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When Can a Prosecutor Use Video Evidence in a DWI Case?

 Posted on April 04, 2023 in Uncategorized

If you're facing a DWI charge, it's always a stressful situation. You're undoubtedly worried about the possible consequences of a criminal conviction and how it might interfere with your life. But if you hold a public office, have a high-profile job, or are well-known in your community, a criminal DWI charge can have serious consequences beyond potential jail time and fines. After a recent arrest, a Texas councilman discovered that the impact of body cam footage from a DWI arrest could go beyond the courtroom.

Body Camera Footage as Evidence

On November 6, 2022, San Antonio police arrested a local councilman after he allegedly crashed his Jeep Wrangler into a Honda Civic at Jones Maltsberger and Redland. Police charged him with DWI and fleeing the scene of a crash after he drove home, and police found him in his front yard. Police reported the councilman had difficulty standing and was slurring his words. News reports indicated that the councilman was on his way home from a bar, reportedly consuming 14 drinks within a few hours. He then drove to Bill Miller Bar-B-Q, where he engaged in some erratic behavior. Police are currently investigating the bar for overserving.

When a reporter from Express-News submitted a request under the Texas Public Information Act for the body cam and police vehicle video footage from the councilman's arrest, the City of San Antonio denied the request. A letter from city attorneys cited the pending investigation stating, "[t]he release of the requested information would interfere with the detection, investigation, and prosecution of crime."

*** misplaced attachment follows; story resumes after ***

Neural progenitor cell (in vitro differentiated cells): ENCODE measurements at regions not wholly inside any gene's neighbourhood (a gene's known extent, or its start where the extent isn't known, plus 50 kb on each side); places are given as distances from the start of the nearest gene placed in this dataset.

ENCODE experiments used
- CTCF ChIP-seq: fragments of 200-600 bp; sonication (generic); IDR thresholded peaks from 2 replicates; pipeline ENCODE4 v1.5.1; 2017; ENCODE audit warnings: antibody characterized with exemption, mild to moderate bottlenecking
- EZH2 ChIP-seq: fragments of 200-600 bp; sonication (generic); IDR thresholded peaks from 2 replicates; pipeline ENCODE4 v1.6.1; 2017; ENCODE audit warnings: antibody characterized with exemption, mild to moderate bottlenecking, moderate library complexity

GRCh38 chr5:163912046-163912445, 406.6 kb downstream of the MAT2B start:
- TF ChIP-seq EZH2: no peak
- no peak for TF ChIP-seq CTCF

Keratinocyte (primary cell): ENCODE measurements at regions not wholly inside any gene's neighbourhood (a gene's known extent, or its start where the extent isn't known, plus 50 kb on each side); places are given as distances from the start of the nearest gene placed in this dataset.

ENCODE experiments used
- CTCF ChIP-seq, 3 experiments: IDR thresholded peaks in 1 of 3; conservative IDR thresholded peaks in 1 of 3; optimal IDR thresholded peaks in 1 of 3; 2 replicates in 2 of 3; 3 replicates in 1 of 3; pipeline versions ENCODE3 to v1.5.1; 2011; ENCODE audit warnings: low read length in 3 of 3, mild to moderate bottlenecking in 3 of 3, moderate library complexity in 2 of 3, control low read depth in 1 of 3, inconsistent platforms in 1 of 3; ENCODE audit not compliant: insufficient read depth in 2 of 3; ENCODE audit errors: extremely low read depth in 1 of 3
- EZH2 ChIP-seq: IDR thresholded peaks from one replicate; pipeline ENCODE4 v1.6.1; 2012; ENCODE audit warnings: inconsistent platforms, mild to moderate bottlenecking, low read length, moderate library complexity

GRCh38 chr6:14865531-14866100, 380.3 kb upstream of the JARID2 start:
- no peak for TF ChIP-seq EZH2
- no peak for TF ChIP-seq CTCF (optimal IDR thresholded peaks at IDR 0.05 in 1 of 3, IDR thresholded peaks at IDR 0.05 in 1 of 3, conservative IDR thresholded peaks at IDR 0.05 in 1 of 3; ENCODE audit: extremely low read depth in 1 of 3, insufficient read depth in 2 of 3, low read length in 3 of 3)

Police Video Evidence in Court

While the San Antonio councilman has a short reprieve from the public release of potential DWI video evidence, the prosecutor may still use it in his court case. However, your attorney may also use it in your defense. Under Texas law, you are entitled to "a copy of any video made by or at the direction of the officer that contains footage of: (1) the stop; (2) the arrest; (3) the conduct of the person stopped during any interaction with the officer, including during the administration of a field sobriety test; or (4) a procedure in which a specimen of the person's breath or blood is taken." Tex. Pen. Code § 49.08. You also have a right to view any video evidence before trial.

While you may assume that video from the police capturing your stop and arrest might always be negative, your attorney may use it in your defense in some cases. A video may show:

  • That you weren't visibly intoxicated when police stopped you, if you appear clear-eyed, with clear speech, or if you appear to have passed your field sobriety tests on camera,
  • Any inappropriate behavior from the police, such as unnecessary aggression, violence, or unclear directions,
  • Obstacles to your field sobriety tests including inclement weather, cars passing nearby at a high rate of speed, inappropriate footwear, or loose gravel, potholes, or ground obstacles present during your testing.

Your attorney may request and use the video in court in these cases.

Hire an Expert in Texas DWI Defense

It can be a serious matter if you're facing a DWI charge in Texas. You need someone with experience in complex DWI cases who knows how to handle the case inside and outside the courtroom, particularly when your reputation is on the line. Attorney Doug Murphy is a Board Certified DWI Defense and Criminal Defense law expert. He is one of only two attorneys in Texas holding Board Certified in both these specialties.

U.S. News & World Report's Best Lawyers in America also recently named Doug a 2023 "Lawyer of the Year" for Houston DWI defense. Find out what Doug and the skilled team at the Doug Murphy Law Firm, P.C. can do for you. Call them at 713-229-8333">713-229-8333 or contact them online to schedule your consultation.

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